Just try walking an excitable, untrained dog on the bustling sidewalks of Manhattan. When Andrew Kudysch first took Lexus, the golden retriever he rescued from a shelter, on city walks, "she was a puller and a jumper; she did not walk well on a leash," he says. "I didn't know what to do."
Of course, Lexus was just being a dog -- most will pull naturally. But with proper training, head halters, or no-pull harnesses, most dogs can trot along without turning their owners into a frazzled mess.
Katherine Miller once lost her kitten inside her studio apartment. "I was panicked. She was only 8 weeks old, and she just disappeared," Miller says. "She was gone for the entire day, and I couldn't figure out what was going on." Fortunately, "that evening, I heard this tiny meow and realized it was coming from my dresser." Her kitten had climbed through a small gap at the bottom of the furniture and was trapped inside a drawer.
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In the beginning, that requires lots of hard work, patience, and consistency, says Kristen Collins, MS, CPDT, an animal behaviorist with the American Society for the Prevention of Cruelty to Animals.
Collins favors a training method called "penalty yards." "If the dog pulls, the second the leash is taut, I'm going to back up three feet and stop," she says. Don't permit the dog to walk forward again until the leash becomes loose, she says.
Head halters can help with training, too, says Bonnie V. Beaver, DVM, professor of veterinary medicine at Texas A&M University and an animal behavior expert. They're gentler than choke or prong collars. The halter, which differs from a muzzle, slips over a dog's snout and works much like a harness on a horse. If the dog pulls, the halter will turn its head down and sideways. "If the head can't go, the body can't go," Beaver says.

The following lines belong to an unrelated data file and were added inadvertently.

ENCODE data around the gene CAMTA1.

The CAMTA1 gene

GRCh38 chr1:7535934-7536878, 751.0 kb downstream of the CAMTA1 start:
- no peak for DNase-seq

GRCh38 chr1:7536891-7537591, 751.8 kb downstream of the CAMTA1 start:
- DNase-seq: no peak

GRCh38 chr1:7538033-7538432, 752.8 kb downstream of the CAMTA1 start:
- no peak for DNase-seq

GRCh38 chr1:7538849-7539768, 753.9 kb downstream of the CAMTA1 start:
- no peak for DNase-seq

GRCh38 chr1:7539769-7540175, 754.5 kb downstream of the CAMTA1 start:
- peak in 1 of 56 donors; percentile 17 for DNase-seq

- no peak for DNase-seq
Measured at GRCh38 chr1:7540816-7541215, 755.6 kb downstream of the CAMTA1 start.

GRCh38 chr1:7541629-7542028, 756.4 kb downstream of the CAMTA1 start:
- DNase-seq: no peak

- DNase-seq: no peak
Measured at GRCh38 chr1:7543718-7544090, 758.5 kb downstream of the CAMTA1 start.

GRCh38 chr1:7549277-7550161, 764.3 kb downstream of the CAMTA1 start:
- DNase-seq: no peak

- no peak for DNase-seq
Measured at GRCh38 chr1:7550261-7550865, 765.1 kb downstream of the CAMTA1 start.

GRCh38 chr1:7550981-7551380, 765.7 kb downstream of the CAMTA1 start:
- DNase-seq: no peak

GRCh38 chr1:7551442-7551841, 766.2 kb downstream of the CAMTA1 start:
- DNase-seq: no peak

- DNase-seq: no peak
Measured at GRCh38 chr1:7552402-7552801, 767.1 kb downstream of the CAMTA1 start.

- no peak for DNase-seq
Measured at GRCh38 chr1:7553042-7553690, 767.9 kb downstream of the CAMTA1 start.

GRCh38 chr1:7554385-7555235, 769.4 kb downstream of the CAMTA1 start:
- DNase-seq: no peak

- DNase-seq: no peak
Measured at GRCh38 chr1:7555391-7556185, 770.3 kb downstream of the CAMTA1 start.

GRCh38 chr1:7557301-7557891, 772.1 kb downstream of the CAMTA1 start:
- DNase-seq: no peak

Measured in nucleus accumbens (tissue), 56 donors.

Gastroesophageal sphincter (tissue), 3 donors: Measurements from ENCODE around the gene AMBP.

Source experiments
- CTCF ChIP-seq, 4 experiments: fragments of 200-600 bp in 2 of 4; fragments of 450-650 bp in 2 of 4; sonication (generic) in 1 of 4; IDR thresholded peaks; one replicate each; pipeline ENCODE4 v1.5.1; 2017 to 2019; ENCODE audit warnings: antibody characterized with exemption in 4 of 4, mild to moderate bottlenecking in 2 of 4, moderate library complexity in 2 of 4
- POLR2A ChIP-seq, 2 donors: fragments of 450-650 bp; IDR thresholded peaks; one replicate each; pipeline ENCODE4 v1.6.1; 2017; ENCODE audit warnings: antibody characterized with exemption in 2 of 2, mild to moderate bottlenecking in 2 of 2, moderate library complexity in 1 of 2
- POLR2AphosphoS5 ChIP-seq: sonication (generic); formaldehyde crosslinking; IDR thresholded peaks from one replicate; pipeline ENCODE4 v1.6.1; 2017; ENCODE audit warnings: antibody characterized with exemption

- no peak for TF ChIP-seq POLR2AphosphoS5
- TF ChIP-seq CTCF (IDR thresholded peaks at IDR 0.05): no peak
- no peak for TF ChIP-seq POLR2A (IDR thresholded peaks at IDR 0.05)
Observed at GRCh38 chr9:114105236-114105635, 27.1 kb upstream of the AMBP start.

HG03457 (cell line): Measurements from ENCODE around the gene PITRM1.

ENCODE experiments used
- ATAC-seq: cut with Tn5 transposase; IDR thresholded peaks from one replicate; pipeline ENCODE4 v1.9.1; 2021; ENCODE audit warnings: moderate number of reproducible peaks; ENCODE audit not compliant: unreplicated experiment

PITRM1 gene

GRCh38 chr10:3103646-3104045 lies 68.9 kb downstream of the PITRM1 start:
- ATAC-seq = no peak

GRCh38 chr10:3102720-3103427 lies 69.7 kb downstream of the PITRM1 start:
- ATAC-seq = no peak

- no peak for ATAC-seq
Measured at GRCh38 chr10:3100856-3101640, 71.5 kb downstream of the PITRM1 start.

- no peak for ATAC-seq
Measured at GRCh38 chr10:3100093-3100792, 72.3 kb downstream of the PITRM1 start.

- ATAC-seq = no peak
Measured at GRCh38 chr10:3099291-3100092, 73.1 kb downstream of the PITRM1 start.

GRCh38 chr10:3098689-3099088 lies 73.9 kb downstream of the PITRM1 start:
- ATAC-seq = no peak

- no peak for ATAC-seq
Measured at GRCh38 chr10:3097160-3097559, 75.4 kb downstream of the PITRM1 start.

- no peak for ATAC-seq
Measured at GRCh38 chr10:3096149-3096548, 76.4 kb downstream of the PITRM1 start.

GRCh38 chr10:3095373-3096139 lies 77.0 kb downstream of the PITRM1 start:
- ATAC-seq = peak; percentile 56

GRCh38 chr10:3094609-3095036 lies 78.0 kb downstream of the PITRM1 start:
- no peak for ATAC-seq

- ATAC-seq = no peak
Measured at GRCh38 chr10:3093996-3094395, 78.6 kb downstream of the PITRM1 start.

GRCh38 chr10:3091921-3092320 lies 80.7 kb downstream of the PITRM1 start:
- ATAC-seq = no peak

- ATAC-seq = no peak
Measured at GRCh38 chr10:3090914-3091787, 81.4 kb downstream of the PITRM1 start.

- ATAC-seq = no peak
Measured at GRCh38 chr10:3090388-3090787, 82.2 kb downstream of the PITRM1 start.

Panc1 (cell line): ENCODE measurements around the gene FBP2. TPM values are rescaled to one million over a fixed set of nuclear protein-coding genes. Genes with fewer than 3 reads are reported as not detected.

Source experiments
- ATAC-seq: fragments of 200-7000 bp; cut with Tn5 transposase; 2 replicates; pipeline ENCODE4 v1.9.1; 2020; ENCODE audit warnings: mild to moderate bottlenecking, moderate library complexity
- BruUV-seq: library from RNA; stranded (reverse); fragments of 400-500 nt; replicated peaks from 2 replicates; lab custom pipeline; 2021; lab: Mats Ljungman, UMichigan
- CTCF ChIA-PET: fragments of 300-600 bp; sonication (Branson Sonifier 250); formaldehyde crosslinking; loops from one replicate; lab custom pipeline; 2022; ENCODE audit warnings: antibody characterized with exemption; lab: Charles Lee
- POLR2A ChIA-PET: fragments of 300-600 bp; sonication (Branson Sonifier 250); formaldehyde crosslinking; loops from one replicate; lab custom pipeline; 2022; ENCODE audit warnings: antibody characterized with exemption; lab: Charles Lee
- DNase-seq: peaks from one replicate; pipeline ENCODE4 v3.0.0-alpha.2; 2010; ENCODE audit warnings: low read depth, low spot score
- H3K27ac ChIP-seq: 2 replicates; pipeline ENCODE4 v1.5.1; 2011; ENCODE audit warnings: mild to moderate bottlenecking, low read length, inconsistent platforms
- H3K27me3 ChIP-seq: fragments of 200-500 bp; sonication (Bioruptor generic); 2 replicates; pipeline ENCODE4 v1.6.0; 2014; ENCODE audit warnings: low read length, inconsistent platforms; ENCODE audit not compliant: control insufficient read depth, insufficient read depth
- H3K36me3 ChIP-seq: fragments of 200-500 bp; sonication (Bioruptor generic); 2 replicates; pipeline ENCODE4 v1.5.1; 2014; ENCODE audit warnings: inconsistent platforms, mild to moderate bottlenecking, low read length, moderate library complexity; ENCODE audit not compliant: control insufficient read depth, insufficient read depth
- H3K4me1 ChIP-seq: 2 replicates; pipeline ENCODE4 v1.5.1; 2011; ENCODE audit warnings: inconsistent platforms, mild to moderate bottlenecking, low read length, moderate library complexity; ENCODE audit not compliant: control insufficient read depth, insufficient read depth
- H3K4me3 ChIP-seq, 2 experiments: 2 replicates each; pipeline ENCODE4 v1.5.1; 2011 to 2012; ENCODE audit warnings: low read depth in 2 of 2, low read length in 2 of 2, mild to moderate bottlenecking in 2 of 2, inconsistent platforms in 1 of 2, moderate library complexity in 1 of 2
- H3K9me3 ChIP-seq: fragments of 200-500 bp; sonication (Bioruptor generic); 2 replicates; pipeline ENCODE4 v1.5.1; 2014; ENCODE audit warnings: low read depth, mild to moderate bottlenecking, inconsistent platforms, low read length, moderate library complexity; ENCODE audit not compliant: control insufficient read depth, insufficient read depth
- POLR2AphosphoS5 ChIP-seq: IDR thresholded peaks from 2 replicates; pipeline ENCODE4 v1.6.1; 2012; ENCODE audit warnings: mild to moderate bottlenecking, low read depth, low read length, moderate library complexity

Treats for Training
When a dog isn't pulling, reinforce that good behavior with treats, Collins says. The dog learns that "not only do I get to go forward, I get the occasional food reward, too."
However, dole out goodies at random intervals only after your dog has been walking at your side for at least 15 to 30 seconds, she says. Whipping out a treat as soon as the leash slackens might give your pooch the wrong idea, Collins says.
And "don't forget the praise," Beaver says. "[You should] 'happy talk' to your dog so that he knows he's doing the right thing."
As Kudysch devoted more time to training, he found Lexus became even more companionable, he says. "I could let her off-leash, and she would stay right at my side and never let me out of her sight. She was very obedient."
After Lexus died, Kudysch brought home two new Cavalier King Charles Spaniel puppies. Now 6 months old, the duo are already getting used to being on leash. "A well-trained dog is going to make the owner happy, which is going to make everybody happy," he says.